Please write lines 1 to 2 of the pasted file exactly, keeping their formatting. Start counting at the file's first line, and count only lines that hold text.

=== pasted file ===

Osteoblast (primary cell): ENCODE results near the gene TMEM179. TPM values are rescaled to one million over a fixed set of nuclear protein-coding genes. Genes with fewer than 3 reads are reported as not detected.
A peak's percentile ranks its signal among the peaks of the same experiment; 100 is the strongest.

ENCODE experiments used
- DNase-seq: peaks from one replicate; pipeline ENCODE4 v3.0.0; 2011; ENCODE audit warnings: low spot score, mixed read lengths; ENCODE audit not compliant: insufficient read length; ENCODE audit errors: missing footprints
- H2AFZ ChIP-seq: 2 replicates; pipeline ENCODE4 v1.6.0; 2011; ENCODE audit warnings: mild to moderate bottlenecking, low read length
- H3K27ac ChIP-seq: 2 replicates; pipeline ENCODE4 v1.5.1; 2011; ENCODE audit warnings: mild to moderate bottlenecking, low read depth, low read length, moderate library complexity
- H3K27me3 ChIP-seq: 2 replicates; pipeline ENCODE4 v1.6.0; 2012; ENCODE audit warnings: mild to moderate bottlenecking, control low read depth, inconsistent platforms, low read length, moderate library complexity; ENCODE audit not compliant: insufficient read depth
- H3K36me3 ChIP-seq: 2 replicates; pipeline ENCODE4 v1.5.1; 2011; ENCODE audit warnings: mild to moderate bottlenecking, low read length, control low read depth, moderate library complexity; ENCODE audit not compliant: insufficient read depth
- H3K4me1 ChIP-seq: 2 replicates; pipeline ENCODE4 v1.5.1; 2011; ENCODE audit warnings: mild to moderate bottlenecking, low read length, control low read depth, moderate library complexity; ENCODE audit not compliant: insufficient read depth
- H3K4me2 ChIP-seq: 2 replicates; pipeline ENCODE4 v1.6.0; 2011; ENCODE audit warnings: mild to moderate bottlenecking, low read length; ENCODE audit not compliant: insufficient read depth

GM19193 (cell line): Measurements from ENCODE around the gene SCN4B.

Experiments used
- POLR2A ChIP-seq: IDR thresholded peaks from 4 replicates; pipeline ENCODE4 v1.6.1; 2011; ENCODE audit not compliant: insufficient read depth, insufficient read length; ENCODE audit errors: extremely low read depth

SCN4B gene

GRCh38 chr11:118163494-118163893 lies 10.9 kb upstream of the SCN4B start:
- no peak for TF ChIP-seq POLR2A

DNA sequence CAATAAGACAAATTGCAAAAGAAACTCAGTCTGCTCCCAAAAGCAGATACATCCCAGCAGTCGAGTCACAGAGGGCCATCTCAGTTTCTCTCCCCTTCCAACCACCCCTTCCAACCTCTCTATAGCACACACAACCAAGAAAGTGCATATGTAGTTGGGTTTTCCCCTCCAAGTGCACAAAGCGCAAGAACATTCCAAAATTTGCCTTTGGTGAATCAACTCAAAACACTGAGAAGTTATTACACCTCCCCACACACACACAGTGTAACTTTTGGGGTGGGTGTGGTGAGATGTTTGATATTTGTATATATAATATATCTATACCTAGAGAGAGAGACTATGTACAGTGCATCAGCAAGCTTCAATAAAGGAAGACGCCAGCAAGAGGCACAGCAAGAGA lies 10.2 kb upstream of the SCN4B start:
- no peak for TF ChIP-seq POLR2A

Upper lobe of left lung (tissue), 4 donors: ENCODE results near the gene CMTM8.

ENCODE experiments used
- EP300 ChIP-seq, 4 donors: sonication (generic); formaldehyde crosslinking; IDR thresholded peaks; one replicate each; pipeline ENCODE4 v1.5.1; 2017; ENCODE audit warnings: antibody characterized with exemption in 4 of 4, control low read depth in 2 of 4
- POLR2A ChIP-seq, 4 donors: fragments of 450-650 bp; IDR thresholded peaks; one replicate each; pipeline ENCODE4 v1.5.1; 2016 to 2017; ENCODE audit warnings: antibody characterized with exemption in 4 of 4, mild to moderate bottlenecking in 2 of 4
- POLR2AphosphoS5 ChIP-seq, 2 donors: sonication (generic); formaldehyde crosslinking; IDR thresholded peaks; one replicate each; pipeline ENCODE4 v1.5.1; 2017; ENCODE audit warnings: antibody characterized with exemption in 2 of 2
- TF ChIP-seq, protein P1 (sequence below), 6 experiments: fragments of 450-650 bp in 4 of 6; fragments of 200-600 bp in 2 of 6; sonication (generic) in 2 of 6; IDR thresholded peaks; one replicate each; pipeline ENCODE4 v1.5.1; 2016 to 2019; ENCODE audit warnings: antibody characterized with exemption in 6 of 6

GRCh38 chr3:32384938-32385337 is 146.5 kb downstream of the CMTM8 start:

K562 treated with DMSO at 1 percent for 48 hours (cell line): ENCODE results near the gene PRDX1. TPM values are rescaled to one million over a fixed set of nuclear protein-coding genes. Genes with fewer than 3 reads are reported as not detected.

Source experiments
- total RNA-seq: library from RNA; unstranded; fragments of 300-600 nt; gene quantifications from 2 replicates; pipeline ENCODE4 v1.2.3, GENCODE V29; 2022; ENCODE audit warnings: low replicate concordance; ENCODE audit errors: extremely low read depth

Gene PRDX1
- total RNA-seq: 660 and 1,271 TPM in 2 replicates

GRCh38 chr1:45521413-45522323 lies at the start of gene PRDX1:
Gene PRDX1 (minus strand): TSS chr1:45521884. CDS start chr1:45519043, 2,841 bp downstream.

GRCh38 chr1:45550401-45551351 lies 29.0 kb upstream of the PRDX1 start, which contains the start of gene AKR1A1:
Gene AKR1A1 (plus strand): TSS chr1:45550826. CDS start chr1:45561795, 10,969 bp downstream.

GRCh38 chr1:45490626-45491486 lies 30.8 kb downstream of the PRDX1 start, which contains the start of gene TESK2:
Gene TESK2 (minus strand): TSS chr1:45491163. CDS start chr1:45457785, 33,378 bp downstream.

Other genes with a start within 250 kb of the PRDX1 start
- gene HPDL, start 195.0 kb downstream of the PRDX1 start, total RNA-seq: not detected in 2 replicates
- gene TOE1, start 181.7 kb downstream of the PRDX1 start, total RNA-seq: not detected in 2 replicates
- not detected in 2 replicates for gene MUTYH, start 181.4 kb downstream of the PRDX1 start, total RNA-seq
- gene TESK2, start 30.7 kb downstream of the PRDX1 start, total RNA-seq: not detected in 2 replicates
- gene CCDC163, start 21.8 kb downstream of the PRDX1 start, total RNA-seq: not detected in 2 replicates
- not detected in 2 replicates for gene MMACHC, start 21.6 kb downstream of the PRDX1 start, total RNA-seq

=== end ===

Osteoblast (primary cell): ENCODE results near the gene TMEM179. TPM values are rescaled to one million over a fixed set of nuclear protein-coding genes. Genes with fewer than 3 reads are reported as not detected.
A peak's percentile ranks its signal among the peaks of the same experiment; 100 is the strongest.